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Or better still,
-in my ideas, at least,-

Or when to please him, after martial play, A summer party to the greenwood shade,

She strained her late to some old fiery lay With lutes prepared, and cloth on herbage laid, Of fierce Orlando, or of Ferumbras, And ladies' laughter coming through the air,- Or Ryan's cloak, or how by the red grass He was the readiest and the blithest there;

In battle you might know where Richard was. And made the time so exquisitely pass With stories told with elbow on the grass,

Yet all the while, no doubt, however stern Or touched the music in his turn so finely,

Or cold at times, he thought he loved in turn, That all he did, they thought, was done divinely.

And that the joy he took in her sweet ways,

The pride he felt when she excited praise, The lovely stranger could not fail to see

In short, the enjoyment of his own good pleasure, Too soon this difference, more especially

Was thanks enough, and passion beyond measure. As her consent, too lightly now, she thought,

She, had she loved him, might have thought so too: With hopes far different had been strangely bought;

For what will love's exalting not go through, And many a time the pain of that neglect

Till long neglect, and utter selfishness, Would strike in blushes o'er her self-respect:

Shame the fond pride it takes in its distress? But since the ill was cureless, she applied

But ill prepared was she, in her hard lot, With busy virtue to resume her pride,

To fancy merit where she found it not,And hoped to value her submissive heart

She, who had been beguiled,-she, who was made On playing well a patriot daughter's part,

Within a gentle bosom to be laid, Trying her new-found duties to prefer

To bless and to be blessed to be heart-bare To what a father might have owed to her.

To one who found his bettered likeness there,The very day too when her first surprise

To think for ever with him, like a bride, Was full, kind tears had come into her eyes

To haunt his eye, like taste personified,On finding, by his care, her private room Furnished, like magic, from her own at home;

To double his delight, to share his sorrow, The very books and all transported there,

And like a morning beam wake to him every morrow. The leafy tapestry, and the crimson chair,

Paulo, meantime, who ever since the day The lute, the glass that told the shedding hours,

He saw her sweet looks bending o'er his way, The little urn of silver for the flowers,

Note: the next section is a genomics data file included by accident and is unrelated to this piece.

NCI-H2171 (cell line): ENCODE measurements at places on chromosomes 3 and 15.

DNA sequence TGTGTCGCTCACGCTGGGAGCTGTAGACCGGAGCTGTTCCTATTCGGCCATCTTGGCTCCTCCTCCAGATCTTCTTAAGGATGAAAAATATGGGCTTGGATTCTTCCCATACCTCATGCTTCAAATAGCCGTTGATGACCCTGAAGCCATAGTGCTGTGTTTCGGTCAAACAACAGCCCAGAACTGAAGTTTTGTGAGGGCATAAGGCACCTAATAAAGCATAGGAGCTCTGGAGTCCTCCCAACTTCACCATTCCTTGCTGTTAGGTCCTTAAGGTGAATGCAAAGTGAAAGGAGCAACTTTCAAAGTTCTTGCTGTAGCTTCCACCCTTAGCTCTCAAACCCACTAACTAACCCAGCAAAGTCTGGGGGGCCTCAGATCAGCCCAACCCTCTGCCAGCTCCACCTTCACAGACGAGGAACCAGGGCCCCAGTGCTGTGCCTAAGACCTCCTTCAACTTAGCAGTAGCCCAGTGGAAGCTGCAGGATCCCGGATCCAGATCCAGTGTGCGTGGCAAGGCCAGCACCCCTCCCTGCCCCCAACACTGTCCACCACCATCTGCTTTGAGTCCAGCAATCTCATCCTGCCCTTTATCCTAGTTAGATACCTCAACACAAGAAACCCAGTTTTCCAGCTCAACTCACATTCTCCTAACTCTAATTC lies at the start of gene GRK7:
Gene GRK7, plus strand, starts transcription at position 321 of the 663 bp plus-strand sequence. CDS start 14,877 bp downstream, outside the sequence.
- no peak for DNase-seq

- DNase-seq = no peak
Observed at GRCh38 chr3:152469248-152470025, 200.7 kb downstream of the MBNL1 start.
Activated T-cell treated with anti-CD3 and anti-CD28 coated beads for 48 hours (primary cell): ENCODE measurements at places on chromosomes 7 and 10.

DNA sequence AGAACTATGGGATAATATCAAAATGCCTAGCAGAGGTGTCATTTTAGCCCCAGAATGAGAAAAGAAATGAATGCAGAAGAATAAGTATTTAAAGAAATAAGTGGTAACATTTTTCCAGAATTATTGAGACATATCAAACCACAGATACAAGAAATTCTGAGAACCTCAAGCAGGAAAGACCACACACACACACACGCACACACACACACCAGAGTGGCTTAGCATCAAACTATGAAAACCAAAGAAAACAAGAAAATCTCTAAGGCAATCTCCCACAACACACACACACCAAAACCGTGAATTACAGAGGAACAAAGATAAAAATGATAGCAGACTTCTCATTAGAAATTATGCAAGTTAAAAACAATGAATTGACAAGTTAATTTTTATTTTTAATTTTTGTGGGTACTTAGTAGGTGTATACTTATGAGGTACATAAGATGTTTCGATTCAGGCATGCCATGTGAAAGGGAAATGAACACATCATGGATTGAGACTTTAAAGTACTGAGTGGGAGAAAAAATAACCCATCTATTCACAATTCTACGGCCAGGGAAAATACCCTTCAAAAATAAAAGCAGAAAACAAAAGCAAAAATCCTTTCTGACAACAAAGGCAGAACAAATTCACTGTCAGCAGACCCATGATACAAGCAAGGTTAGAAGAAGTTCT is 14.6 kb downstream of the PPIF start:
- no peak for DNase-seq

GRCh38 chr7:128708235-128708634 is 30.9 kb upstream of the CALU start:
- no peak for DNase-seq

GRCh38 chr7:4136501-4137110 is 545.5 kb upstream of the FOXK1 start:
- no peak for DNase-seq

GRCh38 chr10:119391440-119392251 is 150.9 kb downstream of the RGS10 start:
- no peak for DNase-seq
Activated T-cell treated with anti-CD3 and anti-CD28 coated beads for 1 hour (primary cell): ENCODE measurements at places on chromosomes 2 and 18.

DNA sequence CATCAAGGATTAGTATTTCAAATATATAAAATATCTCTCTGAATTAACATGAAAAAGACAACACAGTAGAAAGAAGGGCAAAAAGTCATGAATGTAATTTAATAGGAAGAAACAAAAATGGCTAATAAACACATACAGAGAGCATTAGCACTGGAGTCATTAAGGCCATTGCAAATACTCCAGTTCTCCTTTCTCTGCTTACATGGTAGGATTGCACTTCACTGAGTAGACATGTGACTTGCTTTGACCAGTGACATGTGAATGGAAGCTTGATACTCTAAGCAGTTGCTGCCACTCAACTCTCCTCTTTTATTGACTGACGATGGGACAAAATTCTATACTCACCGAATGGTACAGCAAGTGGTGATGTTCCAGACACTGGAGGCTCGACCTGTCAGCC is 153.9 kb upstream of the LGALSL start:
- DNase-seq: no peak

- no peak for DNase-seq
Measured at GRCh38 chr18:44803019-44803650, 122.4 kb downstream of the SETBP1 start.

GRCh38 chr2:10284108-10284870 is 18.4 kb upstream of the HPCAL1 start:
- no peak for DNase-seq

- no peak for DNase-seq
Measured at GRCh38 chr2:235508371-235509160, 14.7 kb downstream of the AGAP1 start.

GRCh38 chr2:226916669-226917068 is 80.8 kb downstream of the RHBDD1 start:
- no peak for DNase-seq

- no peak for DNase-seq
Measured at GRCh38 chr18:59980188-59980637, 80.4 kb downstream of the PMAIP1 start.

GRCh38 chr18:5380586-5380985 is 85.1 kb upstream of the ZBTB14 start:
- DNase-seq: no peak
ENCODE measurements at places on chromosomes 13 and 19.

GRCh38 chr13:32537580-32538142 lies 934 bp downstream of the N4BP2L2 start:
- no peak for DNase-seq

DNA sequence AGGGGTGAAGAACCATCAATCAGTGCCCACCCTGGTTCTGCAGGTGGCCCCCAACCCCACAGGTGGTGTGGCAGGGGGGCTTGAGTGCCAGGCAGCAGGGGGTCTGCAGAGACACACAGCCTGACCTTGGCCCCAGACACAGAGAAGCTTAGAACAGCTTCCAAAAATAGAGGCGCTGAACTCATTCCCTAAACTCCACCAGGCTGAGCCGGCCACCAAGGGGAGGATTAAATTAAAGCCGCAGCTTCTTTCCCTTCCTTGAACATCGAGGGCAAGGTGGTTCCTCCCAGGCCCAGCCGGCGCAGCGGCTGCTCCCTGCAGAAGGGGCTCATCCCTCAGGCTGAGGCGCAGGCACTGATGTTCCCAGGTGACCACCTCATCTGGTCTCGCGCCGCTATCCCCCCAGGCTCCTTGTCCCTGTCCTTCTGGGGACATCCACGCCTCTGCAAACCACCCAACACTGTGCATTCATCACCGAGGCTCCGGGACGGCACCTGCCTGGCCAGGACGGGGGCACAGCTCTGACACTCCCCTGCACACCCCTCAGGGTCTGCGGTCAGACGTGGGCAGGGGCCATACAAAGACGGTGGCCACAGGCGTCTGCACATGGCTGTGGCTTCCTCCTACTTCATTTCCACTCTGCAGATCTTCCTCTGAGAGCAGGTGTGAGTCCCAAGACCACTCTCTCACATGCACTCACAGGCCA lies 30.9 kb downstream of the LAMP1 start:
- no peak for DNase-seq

Had stored them up, unconsciously, as graces The frame for broidering, with a piece half done,

By which to judge all other forms and faces, And the white falcon, basking in the sun,

Had learnt, I know not how, the secret snare, Who, when he saw her, sidled on his stand,

Which gave her up, that evening, to his care. And twined his neck against her trembling hand. But what had touched her nearest, was the thought,

Some babbler, may-be, of old Guido's court,

Or foolish friend had told him, half in sport: That if 'twere destined for her to be brought But to his heart the fatal flattery went; To a sweet mother's bed, the joy would be

And grave he grew, and inwardly intent, Giovanni's too, and his her family:

And ran back, in bis mind, with sudden spring, He seemed already father of her child, (smiled.

Look, gesture, smile, speech, silence, every thing, And on the nestling pledge in patient thought she

Even what before had seemed indifference, Yet then a pang would cross her, and the red

And read them over in another sense.
In either downward clieek startle and spread,
To think that he, who was to have such part

Then would he blush with sudden self-disdain,

To think how fanciful he was, and vain;
In joys like these, had never shared her heart; And with half angry, half regretful sigh,
But back she chased it with a sigh austere;
And did she chance, at times like these, to hear

Tossing his chin, and feigning a free eye,

Breathe off, as 'twere, the idle tale, and look Her husband's footstep, she would haste the more, About him for his falcon or his book, And with a double smile open the door, And ask him after all his morning's doing,

Scorning that ever he should entertain How his new soldiers pleased him in reviewing,

One thought that in the end might give his brother Orif the boar was slain which he had been pursuing.

This start however came so often round

So often fell he in deep thought, and found The prince, at this, would bend on her an eye Occasion to renew his carelessness, Cordial enough, and kiss her tenderly;

Yet every time the power grown less and less

, Nor, to say truly, was he slow in common To accept the attentions of this lovely woman;

That by degrees, half wearied, half inclined, But then meantime he took no generous pains,

To the sweet struggling image he resigned;

And merely, as he thought, to make the best By mutual pleasing, to secure his gains;

Of what by force would

come about his breast, He entered not, in turn, in her delights,

Began to bend down his admiring eyes
Her books, her flowers, her taste for rural sights;

On all her touching looks and qualities,
Nay, scarcely her sweet singing minded he,
Unless his pride was roused by company;